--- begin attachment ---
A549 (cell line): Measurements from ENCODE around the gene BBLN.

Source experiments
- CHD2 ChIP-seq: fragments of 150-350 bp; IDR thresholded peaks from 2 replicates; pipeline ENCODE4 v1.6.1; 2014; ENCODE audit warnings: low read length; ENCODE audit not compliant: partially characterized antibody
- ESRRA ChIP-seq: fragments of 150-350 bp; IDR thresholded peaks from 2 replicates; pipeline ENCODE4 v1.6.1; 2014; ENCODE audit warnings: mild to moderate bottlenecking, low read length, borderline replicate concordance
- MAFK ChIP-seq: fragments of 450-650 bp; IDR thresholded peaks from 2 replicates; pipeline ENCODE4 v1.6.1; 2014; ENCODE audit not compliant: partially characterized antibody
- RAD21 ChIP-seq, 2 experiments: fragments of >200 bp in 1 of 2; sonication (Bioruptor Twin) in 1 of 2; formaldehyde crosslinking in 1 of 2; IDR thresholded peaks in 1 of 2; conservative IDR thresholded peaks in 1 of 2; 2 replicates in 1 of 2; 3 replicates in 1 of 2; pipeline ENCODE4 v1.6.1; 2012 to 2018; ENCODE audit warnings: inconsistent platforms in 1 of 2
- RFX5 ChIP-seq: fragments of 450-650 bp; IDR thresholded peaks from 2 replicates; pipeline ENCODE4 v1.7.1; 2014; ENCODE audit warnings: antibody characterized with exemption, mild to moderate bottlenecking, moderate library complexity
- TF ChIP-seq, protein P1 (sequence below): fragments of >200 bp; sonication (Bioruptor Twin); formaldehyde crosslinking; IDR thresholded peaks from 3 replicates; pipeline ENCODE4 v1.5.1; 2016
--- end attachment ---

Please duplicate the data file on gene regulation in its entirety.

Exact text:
A549 (cell line): Measurements from ENCODE around the gene BBLN.

Source experiments
- CHD2 ChIP-seq: fragments of 150-350 bp; IDR thresholded peaks from 2 replicates; pipeline ENCODE4 v1.6.1; 2014; ENCODE audit warnings: low read length; ENCODE audit not compliant: partially characterized antibody
- ESRRA ChIP-seq: fragments of 150-350 bp; IDR thresholded peaks from 2 replicates; pipeline ENCODE4 v1.6.1; 2014; ENCODE audit warnings: mild to moderate bottlenecking, low read length, borderline replicate concordance
- MAFK ChIP-seq: fragments of 450-650 bp; IDR thresholded peaks from 2 replicates; pipeline ENCODE4 v1.6.1; 2014; ENCODE audit not compliant: partially characterized antibody
- RAD21 ChIP-seq, 2 experiments: fragments of >200 bp in 1 of 2; sonication (Bioruptor Twin) in 1 of 2; formaldehyde crosslinking in 1 of 2; IDR thresholded peaks in 1 of 2; conservative IDR thresholded peaks in 1 of 2; 2 replicates in 1 of 2; 3 replicates in 1 of 2; pipeline ENCODE4 v1.6.1; 2012 to 2018; ENCODE audit warnings: inconsistent platforms in 1 of 2
- RFX5 ChIP-seq: fragments of 450-650 bp; IDR thresholded peaks from 2 replicates; pipeline ENCODE4 v1.7.1; 2014; ENCODE audit warnings: antibody characterized with exemption, mild to moderate bottlenecking, moderate library complexity
- TF ChIP-seq, protein P1 (sequence below): fragments of >200 bp; sonication (Bioruptor Twin); formaldehyde crosslinking; IDR thresholded peaks from 3 replicates; pipeline ENCODE4 v1.5.1; 2016